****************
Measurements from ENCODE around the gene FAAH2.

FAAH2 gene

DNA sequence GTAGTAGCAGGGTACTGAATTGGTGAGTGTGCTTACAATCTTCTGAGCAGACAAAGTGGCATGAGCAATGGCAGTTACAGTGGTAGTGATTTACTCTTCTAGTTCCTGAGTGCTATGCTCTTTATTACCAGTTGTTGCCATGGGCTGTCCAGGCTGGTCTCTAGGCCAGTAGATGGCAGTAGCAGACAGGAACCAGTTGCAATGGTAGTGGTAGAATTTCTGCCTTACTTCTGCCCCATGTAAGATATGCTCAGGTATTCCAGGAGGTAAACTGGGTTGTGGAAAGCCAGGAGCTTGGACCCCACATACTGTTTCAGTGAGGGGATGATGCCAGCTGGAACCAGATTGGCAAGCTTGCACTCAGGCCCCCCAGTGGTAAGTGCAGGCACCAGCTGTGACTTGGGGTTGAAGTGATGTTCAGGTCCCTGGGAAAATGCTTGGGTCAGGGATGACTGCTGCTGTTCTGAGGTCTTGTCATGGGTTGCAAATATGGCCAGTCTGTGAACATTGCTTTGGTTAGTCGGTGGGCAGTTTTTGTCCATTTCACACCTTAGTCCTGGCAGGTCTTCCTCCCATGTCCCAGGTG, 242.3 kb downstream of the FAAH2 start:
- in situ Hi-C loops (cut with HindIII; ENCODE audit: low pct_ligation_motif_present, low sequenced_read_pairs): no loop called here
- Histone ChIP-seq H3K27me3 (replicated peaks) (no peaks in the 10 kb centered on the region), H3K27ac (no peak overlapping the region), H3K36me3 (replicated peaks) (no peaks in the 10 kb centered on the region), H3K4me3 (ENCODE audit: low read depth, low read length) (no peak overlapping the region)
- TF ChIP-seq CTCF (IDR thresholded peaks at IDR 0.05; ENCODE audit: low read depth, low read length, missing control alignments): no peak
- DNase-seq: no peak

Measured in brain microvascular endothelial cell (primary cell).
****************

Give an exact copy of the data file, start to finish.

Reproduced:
Measurements from ENCODE around the gene FAAH2.

FAAH2 gene

DNA sequence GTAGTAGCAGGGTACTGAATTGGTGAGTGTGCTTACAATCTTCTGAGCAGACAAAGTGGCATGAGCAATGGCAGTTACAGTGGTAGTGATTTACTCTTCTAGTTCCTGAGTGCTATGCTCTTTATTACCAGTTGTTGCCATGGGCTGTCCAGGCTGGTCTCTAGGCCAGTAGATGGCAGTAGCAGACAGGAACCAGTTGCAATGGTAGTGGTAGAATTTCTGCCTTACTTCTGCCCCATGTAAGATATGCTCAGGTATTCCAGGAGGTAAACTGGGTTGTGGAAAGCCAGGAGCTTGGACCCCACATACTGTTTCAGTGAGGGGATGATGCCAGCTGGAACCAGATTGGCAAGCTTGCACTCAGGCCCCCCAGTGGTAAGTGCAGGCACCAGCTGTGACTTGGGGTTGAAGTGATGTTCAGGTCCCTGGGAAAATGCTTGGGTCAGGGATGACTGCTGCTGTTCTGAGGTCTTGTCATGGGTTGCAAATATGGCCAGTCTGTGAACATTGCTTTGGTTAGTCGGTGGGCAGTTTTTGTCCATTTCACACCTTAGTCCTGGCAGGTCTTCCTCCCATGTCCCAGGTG, 242.3 kb downstream of the FAAH2 start:
- in situ Hi-C loops (cut with HindIII; ENCODE audit: low pct_ligation_motif_present, low sequenced_read_pairs): no loop called here
- Histone ChIP-seq H3K27me3 (replicated peaks) (no peaks in the 10 kb centered on the region), H3K27ac (no peak overlapping the region), H3K36me3 (replicated peaks) (no peaks in the 10 kb centered on the region), H3K4me3 (ENCODE audit: low read depth, low read length) (no peak overlapping the region)
- TF ChIP-seq CTCF (IDR thresholded peaks at IDR 0.05; ENCODE audit: low read depth, low read length, missing control alignments): no peak
- DNase-seq: no peak

Measured in brain microvascular endothelial cell (primary cell).